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You Are Your Microbiome

You Are Your Microbiome

In a keynote address at the annual clinical meeting of the American Academy of Pain Management, Donald C. Manning, MD, PhD, discussed the important diagnostic and therapeutic possibilities of the microbiome—“the sum total of all microbial genomes in and on the body.”1 The genetic make-up of the gut microbiome alone is approximately 150 times that of the human genome, Dr. Manning said, adding that the body can be considered a “super-organism” including all the human and microbial genomes working as an interacting whole.

A person’s microbiota (the population of microorganisms containing the microbiome) develops from birth (initial colonization) through adulthood and is affected by mode of delivery (vaginal vs. Caesarean-section), environment, diet, hygiene, and where you live (urban vs. rural area). “The gut microbiota is a dynamic ecosystem,” said Dr. Manning, the Chief Medical Officer at San Francisco-based Adynxx, Inc. and Clinical Associate Professor of Anesthesiology at The University of Virginia.

“The role of the gut microbiota is diverse,” he said, noting that it plays a protective role against pathogens and is involved in metabolism of nutrients, lipids, bile acids, and dietary fibers. But the gut microbiota also acts to promote the gut barrier (not allowing pathogens in) and modulates intestinal motility, Dr. Manning said. In addition, the microbiota aids in brain development and modulation of behavior, including visceral sensory reflexes as well as social, emotional, and anxiety-like behaviors. Loss of microbiota diversity in the gut, called dysbiosis, can lead to gastrointestinal (GI) disorders such as irritable bowel disease, as well as skin disease, obesity, allergies, autoimmune disorders, cancer, pain, and behavioral disorders (depression, anxiety).

Perhaps the biggest cause of the loss of gut microbiota diversity has been the rise in the use of antibiotics, both in therapeutic doses, as well as at subtherapeutic doses found in the food supply. The “use of antibiotics early in childhood can result in a disordered hypothalamus-pituitary-adrenal axis,” Dr. Manning said. In fact, it can take up to 1 year to restore the diverse flora lost as the result of 1 course of antibiotics, he added. Extended use of antibiotics can lead to severe dysbiosis and dangerous overgrowth of Clostridium difficile, leading to chronic diarrhea. On a positive note, fecal transplants have been shown to be highly effective at restoring the microbiota to a normal healthy state.2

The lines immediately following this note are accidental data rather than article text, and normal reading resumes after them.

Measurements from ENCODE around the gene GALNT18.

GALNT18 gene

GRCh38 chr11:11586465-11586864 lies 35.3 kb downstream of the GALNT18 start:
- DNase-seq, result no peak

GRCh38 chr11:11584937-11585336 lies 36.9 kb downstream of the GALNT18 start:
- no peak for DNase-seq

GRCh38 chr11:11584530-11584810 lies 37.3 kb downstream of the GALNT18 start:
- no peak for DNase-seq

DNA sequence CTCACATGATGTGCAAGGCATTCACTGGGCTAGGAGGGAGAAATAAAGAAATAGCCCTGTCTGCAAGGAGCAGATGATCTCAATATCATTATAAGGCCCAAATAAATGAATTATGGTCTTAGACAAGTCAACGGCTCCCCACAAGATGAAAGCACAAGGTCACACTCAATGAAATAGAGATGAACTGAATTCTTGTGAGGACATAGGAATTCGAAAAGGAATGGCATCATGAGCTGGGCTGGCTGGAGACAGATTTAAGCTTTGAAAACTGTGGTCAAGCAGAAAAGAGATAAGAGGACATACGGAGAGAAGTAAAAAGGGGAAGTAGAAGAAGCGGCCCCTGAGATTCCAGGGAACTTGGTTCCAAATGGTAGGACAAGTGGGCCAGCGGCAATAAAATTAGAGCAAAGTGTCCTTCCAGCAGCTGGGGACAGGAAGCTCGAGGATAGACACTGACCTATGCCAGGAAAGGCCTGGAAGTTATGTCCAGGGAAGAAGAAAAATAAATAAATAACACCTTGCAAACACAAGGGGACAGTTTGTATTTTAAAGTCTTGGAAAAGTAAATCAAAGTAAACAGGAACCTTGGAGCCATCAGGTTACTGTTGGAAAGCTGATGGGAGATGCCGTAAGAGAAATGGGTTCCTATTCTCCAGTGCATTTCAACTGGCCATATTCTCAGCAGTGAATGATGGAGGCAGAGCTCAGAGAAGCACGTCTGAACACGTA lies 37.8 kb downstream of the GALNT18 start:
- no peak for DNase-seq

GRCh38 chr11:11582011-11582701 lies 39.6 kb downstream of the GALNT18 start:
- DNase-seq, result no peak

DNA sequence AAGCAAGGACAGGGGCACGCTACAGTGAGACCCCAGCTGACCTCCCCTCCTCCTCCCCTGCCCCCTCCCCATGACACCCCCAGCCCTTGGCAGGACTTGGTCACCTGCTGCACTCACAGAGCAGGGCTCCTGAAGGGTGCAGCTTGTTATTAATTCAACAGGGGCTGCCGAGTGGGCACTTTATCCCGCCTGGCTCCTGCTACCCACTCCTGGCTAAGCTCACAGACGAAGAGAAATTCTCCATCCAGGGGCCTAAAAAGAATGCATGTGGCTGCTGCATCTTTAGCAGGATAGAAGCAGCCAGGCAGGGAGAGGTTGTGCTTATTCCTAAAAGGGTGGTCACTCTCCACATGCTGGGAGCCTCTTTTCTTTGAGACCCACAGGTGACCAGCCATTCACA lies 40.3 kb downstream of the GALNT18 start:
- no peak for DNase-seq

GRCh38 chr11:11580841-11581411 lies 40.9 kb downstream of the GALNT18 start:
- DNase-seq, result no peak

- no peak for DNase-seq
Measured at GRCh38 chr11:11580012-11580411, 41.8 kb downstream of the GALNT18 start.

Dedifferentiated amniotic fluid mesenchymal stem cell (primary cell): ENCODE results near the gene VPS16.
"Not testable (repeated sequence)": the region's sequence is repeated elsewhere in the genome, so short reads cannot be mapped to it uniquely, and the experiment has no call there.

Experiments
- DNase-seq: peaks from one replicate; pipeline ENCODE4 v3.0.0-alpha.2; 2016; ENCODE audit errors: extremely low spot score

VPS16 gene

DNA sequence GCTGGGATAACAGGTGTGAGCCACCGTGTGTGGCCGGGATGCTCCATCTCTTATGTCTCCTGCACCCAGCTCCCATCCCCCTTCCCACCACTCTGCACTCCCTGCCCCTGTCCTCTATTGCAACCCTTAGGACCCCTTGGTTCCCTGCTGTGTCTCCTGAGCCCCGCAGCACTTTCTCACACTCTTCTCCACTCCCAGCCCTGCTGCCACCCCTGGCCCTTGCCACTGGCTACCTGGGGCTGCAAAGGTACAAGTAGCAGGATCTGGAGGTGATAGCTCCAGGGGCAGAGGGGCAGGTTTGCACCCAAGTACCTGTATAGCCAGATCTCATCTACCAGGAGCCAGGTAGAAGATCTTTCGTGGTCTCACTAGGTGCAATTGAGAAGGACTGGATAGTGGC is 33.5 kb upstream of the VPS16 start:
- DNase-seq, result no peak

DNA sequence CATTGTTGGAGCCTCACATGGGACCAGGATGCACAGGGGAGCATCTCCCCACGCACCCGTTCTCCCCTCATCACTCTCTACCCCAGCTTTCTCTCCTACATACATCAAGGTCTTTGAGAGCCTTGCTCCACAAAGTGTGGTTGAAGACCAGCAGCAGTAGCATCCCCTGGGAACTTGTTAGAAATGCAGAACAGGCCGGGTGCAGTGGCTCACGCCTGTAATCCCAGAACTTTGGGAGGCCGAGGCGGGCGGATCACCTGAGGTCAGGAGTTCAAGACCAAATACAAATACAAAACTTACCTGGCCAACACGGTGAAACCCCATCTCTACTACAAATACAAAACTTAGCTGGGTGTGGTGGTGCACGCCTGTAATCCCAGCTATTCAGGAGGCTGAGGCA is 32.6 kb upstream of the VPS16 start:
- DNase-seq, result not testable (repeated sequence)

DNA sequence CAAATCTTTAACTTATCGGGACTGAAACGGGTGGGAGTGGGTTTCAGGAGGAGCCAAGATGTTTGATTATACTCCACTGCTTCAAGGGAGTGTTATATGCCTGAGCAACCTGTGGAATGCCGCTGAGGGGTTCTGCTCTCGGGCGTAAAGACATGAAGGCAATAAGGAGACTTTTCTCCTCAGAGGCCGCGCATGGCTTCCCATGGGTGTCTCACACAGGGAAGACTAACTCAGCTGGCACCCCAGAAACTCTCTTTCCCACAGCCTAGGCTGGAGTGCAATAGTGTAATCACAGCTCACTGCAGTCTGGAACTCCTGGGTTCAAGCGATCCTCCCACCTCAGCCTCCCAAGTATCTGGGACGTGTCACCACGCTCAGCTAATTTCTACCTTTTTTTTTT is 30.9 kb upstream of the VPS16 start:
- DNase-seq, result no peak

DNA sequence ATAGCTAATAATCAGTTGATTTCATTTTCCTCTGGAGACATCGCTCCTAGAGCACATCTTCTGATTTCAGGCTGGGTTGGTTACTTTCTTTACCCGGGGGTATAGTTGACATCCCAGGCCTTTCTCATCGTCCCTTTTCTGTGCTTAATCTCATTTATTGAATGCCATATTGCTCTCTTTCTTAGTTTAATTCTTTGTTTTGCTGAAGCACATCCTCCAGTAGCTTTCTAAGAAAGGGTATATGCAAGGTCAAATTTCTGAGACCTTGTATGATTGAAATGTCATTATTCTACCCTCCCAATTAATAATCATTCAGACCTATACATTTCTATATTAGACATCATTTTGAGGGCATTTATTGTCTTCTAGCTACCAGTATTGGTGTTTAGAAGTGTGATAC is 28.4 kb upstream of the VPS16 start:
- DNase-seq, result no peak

The microbiome also is affected by stress. Stress can increase the levels of norepinephrine and epinephrine that can activate receptors on the gut microorganisms activating toxicity properties. Certain bacteria can break down nutrients into metabolites such as propionate, butyrate, g-aminobutyric acid, and serotonin.

Microbiome-Pain Connection

It has been shown that a healthy gut with a diverse microbiome is essential for the development of a normal inflammatory pain response, Dr. Manning noted. If the GI system is populated with the wrong bacteria, there is an increase in pro-inflammatory cytokines and the development of visceral hyperalgesia. In fact, dysbiosis due to oral antibiotics has been associated with hypersensitivity to colonic distension.

Probiotic therapy has been shown to treat visceral hyperalgesia. For example, Lactobacilli acidophilus NCFM modulates intestinal pain and activates opioid and cannabinoid receptors. In addition, according to Dr. Manning, L. reuteri prevents colonic hyperexcitability and L. plantarum inhibits inflammatory distention and pain. Probiotic use has been reported to reduce anxiety and stress response, and improve mood in patients with irritable bowel syndrome and chronic fatigue syndrome. Tillisch et al has shown that consumption of a fermented milk product containing specific probiotics modulates brain activity affecting midbrain connectivity.3

“Not all probiotics are active,” he cautioned, “and it very much depends upon the specific strain of probiotic organism used. Probiotics may help, but researchers are nowhere near knowing which ones help and which do not.”

How does this all relate to pain management? “The complexity of the superorganism helps us explain the variety of physical and emotional aspects of pain. We are about to enter an even more advanced level of diagnosis and therapy with the application of pharmacometabolomics,” he said. Pharmacometabolomics is the study of how drugs are metabolized based on an individual’s total genome, gut microflora, environment, etc. “Ideally, therapy could be targeted based in part on an individual’s microbiome.” Dr. Manning concluded that this may lead to a “bottom-up” approach to treatment, paying attention to microbiome-related changes in behavior and pain.

Dr. Manning has disclosed that has ownership interest in Adynxx, Inc.

Reported by Nikki Kean


1. Manning DC. Emerging role of the microbiome in pain medicine. Presented at: American Academy of Pain Management. Phoenix, Arizona, September 18-21, 2014.

2. Youngster I, Russell GH, Pindar C, Ziv-Baran T, Sauk J, Hohmann EL. Oral, capsulized, frozen fecal microbiota transplantation for relapsing Clostridium difficile infection. JAMA. 2014;312(17):1772-1778.

3. Tillisch K, Labus J, Kilpatrick L, et al. Consumption of fermented milk product with probiotic modulates brain activity. Gastroenterology. 2013;144(7):1394-1401.

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